A few months ago, I decided to visit and get a feel for its mission, facilities and get a taste of its history. Colonel Joseph Murray gave me an excellent guided tour, lunch in a brand new chow hall (that's what they call dining facilities) and his staff encouraged me to visit the National Museum of the Marine Corps. The day after Thanksgiving I headed 40 minutes south with the kids to check it out. It was a fascinating trip.
The museum opened ten years ago in November, 2006 and you have probably seen it rising over the trees as you drive up and down I-95.
|Entrance to National Museum of the Marine Corps|
It features exhibits about the invasions I had not thought about since AP History in high school such as our invasion of Lybia (1801) (then-called the Barbary States), the defense of Bladensburg (1814), American's repeated invasions of Mexico (1848), and the Marine Corps role at Harper's Ferry (Led by J.E.B. Stuart) (1859). After walking the exhibits, you start to realize how long America has been invading other countries.
When I was in college, a high school friend who had enlisted in R.O.T.C. told me that war is just an extension of politics. The displays really brought that home for me. Whenever the United States is flexing its muscles abroad, the Marines are often front and center carrying out the directives.
|Atrium at National Museum of Marine Corps|
|M50 Ontos Anti-Tank Vehicle|
Each significant incursion has its own display and a board summarizing the casualty count at the conclusion to honor those who sacrificed.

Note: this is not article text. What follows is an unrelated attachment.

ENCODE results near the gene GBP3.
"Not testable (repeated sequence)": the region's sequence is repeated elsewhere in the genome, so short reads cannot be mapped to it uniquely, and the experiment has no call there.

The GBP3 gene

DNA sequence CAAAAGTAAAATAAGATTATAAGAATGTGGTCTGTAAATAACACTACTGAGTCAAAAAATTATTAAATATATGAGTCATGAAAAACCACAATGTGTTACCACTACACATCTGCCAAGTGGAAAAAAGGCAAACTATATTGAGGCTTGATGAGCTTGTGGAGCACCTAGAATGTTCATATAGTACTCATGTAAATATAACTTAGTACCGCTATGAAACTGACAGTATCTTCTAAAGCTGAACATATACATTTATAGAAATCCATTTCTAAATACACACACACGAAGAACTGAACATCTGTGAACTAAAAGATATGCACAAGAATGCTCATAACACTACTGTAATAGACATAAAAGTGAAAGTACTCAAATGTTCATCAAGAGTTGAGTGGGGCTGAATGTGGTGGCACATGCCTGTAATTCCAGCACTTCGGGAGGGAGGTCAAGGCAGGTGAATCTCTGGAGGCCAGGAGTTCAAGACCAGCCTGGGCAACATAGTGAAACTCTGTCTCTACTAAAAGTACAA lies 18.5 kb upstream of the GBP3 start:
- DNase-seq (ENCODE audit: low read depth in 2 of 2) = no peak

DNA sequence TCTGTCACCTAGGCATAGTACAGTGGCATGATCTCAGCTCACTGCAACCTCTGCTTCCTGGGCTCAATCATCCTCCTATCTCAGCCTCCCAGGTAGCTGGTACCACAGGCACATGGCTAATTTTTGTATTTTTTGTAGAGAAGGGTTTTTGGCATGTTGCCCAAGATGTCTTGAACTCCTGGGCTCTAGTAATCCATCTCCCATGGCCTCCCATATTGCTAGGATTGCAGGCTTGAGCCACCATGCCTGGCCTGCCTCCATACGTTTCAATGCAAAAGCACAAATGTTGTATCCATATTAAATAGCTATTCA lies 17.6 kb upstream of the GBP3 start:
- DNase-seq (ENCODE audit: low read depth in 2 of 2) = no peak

|Exhibit Panel on Iwo Jima|
Another display focused on the struggles of African Americans to join the Marine Corps and then participate. The exhibit led with the quote by the Commandant of the Marine Corps in 1941 when he said "If it were a question of having a Marine Corps of 5,000 whites or 250,000 Negroes, I would rather have the whites." Remember, this was not some Lieutenant - this was the Commandant of the Marine Corps. The exhibit goes on to talk about the contributions of African Americans within the corps which ultimate led to several Medal of Honor recipients. There is a similar exhibit depicting the contributions of women starting in World War II.
|McDonnell-Douglas A-4 Skyhawk|
The Museum is as much a history of United States Military foreign policy as it is about the U.S. Marine Corps, and it really helps to reinforce the blood, sweat, tears bravery and professionalism that lies at the heart of the Corps.
It is a hidden gem in Northern Virginia and if you have a free day, you should take the time to learn about the history of the Corps and our country.